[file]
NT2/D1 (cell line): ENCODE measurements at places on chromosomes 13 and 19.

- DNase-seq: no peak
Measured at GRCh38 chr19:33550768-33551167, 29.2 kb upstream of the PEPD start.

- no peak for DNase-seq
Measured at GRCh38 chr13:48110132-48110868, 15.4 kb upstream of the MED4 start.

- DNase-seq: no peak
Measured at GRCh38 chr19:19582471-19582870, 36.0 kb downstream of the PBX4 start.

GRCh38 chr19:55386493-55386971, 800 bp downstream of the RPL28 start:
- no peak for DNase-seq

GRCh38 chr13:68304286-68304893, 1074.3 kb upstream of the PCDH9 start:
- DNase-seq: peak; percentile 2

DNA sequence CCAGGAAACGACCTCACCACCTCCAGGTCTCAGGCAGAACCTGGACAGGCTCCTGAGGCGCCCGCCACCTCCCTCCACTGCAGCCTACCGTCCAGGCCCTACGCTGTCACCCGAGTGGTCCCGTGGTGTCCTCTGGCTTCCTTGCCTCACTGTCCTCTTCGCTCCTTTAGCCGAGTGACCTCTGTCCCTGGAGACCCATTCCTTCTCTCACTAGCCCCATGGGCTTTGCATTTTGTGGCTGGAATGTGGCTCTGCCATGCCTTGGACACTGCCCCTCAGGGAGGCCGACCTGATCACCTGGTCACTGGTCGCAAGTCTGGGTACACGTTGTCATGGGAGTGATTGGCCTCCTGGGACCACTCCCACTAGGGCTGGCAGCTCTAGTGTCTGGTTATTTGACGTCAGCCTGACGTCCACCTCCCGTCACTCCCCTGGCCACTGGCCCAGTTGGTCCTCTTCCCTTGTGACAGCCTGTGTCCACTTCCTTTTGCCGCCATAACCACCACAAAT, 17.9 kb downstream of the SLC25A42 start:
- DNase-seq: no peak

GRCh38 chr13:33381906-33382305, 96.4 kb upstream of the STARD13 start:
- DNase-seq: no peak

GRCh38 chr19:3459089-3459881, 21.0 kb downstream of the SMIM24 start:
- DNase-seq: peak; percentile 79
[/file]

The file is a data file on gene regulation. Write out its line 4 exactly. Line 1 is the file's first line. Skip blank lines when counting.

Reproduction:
- no peak for DNase-seq